The "cheeseman" Mike Bowers had a limited supply of cream, milk, buttermilk, and cheddar sitting on ice. He'll be around again this weekend, and hopes to build a temporary home across the street (but even that will take at least four months). For the Glasgow family of Union Meat Company, working with bags of ice isn't an option. They need room for storing and cutting the prime cuts of beef. The Glasgows pointed out that "the Chicken guy" of Capitol Hill Poultry can probably work out of his truck with ice chests. But with meat, preparation and preservation demands a higher level of maintenance.
Butcher Juan Caneles will turn his Salvadoran Tortilla Café, on Seventh Street facing the Market, into a makeshift delicatessen. Starting today—if he gets his act together, he says—Caneles will sell individual sausages and other meats, and will continue to do so on a weekday basis. He'll be around this weekend, and encourages customers to ring up Tortilla Café with special orders. His selection of sausages—the turkey, wild boar, bratwurst and others—will go fast. He can't promise the half-smokes, but will make room for rotisserie chickens and BBQ subs, along with his homemade guacamole, empanadas, and salsa.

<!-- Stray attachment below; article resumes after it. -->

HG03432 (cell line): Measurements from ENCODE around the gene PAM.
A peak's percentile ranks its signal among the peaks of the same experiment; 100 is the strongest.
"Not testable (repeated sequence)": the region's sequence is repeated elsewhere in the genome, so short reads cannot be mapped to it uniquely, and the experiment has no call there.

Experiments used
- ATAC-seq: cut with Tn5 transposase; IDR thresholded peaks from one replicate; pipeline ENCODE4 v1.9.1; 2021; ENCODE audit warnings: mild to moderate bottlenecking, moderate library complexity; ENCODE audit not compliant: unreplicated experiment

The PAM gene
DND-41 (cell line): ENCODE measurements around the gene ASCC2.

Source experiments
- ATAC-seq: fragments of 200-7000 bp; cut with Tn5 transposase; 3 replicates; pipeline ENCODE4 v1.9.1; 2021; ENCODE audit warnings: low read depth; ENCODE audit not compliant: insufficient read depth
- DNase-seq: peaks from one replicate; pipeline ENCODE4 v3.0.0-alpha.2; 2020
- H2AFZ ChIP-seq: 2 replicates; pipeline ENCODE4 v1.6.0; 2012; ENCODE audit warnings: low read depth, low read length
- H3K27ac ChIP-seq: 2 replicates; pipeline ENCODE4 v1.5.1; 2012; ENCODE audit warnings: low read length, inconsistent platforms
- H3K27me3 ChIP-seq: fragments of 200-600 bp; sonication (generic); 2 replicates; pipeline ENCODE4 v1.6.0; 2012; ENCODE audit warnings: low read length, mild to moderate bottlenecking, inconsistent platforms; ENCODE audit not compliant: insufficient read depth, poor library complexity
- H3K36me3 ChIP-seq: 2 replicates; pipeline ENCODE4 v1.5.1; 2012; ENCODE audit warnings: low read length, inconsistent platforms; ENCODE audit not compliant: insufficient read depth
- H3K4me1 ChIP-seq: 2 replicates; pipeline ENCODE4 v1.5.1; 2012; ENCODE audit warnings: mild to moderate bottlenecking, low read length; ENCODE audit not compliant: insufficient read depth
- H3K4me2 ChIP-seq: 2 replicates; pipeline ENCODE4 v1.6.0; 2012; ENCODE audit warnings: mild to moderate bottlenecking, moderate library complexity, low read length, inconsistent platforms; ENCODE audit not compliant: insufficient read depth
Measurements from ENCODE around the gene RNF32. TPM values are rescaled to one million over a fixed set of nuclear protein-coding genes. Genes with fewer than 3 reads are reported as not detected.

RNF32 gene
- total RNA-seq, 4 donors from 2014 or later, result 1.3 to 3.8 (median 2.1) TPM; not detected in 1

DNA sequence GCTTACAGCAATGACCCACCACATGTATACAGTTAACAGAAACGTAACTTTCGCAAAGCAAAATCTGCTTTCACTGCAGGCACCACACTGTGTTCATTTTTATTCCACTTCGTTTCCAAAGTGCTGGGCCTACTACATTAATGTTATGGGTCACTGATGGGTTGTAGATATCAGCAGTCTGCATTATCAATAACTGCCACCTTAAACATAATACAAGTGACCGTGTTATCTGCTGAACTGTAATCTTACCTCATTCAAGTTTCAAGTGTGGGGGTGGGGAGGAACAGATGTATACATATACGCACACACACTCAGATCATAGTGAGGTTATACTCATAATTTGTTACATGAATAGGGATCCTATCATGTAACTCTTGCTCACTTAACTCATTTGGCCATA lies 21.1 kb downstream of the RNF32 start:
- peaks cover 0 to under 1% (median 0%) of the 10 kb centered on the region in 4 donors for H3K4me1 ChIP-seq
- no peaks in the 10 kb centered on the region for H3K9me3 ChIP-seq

The outdoor awnings work for some of the Grand Old Hall vendors—but not many. On Monday of this week, Mayor Fenty met with city council members, nearby residents and vendors to sketch out a transition plan. While nearby Hine Junior High's playground is an option, refrigeration still poses a huge problem. Especially for the unforgettable Market Lunch. The pulled pork sandwich and "brick," a greasy breakfast sandwich with crisp bacon, a fried egg, thinly sliced potatoes, and cheese, may not see the light until the South Hall re-opens. Ward 6 council member Tommy Wells said 18 to 24 months, but his chief of staff was more optimistic last Monday, hoping for just a year.